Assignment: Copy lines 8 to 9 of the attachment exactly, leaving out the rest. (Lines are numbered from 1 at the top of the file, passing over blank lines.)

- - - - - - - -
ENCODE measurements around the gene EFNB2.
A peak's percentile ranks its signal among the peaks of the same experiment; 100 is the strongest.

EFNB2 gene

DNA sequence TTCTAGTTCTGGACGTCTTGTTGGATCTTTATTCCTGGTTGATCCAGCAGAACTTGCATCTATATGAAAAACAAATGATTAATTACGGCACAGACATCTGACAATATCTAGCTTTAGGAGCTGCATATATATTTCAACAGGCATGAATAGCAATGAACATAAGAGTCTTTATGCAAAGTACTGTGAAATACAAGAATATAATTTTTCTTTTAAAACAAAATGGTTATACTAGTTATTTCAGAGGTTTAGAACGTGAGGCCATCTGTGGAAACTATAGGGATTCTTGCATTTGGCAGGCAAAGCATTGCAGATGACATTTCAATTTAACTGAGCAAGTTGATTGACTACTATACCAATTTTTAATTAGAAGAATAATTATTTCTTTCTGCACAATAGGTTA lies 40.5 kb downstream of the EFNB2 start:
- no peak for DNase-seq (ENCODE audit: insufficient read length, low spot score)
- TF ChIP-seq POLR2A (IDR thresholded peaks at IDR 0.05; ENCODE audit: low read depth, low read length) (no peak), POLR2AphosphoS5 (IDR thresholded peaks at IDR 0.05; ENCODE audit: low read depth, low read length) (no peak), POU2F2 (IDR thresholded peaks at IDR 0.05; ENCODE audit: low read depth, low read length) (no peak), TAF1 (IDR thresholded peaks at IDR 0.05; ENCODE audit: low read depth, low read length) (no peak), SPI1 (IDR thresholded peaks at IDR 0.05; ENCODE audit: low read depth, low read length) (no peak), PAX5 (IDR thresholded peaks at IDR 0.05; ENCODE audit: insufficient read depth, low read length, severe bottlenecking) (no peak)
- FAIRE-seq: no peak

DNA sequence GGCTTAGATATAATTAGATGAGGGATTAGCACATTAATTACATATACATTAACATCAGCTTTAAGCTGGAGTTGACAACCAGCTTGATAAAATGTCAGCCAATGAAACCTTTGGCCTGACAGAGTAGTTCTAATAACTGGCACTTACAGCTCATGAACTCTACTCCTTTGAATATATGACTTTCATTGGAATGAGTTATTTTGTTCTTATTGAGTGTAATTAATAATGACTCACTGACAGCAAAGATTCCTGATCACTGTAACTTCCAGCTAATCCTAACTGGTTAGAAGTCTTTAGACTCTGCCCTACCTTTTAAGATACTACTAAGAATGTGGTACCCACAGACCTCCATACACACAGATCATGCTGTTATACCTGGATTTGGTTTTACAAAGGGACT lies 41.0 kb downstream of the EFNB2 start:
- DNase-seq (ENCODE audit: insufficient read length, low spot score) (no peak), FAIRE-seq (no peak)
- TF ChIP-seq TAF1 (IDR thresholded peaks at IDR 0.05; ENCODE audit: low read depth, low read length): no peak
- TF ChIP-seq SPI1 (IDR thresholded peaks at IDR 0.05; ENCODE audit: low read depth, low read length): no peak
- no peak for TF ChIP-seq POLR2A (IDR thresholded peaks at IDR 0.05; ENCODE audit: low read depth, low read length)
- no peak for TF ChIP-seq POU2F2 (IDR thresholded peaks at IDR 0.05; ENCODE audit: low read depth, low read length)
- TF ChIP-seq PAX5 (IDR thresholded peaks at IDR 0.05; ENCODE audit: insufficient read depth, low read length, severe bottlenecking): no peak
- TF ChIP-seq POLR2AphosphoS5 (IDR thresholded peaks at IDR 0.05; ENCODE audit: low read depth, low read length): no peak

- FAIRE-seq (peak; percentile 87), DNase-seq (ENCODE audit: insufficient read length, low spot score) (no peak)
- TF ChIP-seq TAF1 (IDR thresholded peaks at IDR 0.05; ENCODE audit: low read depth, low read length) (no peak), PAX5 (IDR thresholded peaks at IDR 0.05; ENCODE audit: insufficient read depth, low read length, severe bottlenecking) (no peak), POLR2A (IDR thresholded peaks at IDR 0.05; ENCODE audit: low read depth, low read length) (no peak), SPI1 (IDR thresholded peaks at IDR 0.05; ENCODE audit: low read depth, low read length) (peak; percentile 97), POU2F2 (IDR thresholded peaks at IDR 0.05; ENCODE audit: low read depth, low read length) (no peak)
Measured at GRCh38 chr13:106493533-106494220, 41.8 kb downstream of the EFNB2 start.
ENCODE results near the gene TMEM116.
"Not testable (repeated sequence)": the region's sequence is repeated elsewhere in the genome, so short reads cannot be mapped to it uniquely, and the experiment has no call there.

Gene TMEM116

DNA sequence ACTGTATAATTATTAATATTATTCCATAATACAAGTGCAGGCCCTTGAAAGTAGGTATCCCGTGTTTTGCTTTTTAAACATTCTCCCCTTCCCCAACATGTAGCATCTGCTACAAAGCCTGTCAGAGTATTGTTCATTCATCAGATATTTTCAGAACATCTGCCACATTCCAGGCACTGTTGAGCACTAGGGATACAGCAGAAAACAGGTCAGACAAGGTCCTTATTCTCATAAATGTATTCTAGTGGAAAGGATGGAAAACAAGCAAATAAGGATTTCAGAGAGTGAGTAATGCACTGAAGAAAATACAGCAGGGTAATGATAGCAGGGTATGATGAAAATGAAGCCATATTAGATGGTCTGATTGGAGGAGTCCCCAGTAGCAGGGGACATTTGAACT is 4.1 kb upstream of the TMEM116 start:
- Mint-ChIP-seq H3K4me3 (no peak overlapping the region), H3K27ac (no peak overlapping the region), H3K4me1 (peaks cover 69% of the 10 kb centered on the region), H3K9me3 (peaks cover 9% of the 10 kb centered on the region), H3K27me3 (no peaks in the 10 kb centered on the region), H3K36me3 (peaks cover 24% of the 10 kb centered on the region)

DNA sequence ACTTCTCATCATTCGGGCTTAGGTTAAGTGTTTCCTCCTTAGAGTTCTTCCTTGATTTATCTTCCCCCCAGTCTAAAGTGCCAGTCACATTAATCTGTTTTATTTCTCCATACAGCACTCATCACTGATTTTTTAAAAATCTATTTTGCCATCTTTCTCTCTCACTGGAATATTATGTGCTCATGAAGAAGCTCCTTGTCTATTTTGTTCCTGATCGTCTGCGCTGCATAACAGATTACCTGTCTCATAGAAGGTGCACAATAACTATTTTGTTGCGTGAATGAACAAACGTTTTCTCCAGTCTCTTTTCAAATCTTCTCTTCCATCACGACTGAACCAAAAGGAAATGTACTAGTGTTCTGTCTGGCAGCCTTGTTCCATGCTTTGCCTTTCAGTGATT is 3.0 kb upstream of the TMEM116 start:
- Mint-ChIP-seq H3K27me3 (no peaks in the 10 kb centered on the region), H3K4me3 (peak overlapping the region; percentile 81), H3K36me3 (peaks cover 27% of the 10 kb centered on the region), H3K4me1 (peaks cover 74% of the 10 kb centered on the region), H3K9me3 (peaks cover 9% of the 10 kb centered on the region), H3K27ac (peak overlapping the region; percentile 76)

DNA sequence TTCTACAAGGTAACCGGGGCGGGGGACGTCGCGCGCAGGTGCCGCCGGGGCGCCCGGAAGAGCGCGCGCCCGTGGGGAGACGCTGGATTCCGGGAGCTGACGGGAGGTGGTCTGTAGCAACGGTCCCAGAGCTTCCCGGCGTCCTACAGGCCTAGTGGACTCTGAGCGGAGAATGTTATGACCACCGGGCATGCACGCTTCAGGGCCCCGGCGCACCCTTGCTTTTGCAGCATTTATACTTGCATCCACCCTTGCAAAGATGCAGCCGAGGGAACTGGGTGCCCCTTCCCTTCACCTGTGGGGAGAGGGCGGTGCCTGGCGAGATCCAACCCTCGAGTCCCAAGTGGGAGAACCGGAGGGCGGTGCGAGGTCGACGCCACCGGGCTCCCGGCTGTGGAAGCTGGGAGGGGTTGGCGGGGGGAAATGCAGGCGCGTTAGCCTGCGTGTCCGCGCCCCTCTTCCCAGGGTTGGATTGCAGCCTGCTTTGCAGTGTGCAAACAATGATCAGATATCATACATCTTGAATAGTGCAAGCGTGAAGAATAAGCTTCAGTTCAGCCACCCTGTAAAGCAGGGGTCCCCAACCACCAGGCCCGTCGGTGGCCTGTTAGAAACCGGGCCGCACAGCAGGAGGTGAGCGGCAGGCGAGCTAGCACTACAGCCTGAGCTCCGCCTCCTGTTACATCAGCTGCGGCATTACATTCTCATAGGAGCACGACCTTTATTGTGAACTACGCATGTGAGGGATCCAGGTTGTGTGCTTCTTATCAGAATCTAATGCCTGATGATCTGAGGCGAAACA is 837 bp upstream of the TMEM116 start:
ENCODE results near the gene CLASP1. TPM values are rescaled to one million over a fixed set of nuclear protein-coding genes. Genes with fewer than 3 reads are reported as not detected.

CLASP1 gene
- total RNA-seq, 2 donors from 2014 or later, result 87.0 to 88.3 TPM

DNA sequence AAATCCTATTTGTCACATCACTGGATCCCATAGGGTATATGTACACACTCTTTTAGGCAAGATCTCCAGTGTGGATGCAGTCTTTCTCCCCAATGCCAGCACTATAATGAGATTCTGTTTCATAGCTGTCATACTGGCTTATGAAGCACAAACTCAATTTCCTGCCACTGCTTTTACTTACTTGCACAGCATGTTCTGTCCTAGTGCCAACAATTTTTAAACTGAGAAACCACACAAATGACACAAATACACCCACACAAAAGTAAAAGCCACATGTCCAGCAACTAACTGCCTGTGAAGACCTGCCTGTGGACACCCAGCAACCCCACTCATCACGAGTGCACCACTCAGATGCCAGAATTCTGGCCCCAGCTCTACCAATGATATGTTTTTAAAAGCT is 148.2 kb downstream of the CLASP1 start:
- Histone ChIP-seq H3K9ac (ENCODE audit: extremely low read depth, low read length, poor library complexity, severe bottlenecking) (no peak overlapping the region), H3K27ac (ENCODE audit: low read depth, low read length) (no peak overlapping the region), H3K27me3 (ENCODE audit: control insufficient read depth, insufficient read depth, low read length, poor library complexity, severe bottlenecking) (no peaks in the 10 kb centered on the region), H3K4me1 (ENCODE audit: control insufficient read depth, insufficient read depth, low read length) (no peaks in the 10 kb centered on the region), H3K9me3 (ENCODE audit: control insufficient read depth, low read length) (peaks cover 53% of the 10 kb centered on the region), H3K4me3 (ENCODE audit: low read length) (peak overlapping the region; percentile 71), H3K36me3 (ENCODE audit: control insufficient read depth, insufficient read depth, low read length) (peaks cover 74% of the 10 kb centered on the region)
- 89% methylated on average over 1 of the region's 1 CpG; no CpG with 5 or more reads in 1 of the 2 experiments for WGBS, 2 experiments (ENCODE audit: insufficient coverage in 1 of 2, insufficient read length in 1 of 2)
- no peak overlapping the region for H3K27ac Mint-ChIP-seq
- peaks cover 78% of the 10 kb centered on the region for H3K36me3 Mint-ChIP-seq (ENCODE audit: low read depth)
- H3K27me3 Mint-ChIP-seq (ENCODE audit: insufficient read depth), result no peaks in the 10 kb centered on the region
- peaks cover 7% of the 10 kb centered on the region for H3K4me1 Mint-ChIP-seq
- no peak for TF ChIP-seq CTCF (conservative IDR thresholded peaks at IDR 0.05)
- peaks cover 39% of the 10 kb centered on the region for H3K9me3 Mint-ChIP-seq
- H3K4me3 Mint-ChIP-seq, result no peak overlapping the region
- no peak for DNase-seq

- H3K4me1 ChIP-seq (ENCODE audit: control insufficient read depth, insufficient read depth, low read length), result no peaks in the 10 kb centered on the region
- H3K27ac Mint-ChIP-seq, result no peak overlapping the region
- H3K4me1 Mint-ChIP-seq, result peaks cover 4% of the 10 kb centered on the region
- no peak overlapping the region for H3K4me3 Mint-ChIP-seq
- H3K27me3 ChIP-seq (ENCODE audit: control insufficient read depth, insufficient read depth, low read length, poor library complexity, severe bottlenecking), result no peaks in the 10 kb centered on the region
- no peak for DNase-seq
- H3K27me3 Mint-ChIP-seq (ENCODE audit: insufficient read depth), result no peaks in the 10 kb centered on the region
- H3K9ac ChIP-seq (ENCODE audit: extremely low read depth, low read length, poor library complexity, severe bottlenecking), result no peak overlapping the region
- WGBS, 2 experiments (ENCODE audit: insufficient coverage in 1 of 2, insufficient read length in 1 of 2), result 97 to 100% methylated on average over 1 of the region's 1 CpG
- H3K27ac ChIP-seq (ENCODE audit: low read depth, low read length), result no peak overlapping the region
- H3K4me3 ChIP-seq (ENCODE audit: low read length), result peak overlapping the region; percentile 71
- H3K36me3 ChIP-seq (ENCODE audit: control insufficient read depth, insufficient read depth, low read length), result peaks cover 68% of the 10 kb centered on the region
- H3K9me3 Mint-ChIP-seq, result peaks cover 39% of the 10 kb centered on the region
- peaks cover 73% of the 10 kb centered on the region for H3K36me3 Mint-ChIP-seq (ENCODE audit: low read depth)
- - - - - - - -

DNA sequence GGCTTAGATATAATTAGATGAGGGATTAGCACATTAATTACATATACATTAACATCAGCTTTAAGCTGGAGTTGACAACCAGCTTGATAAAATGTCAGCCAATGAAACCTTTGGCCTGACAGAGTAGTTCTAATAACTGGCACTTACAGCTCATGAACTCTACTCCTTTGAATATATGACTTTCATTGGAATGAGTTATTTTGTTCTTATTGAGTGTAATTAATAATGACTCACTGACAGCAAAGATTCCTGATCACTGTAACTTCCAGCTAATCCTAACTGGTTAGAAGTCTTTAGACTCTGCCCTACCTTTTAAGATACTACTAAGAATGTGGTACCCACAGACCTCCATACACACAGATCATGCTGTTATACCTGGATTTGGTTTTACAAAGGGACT lies 41.0 kb downstream of the EFNB2 start:
- DNase-seq (ENCODE audit: insufficient read length, low spot score) (no peak), FAIRE-seq (no peak)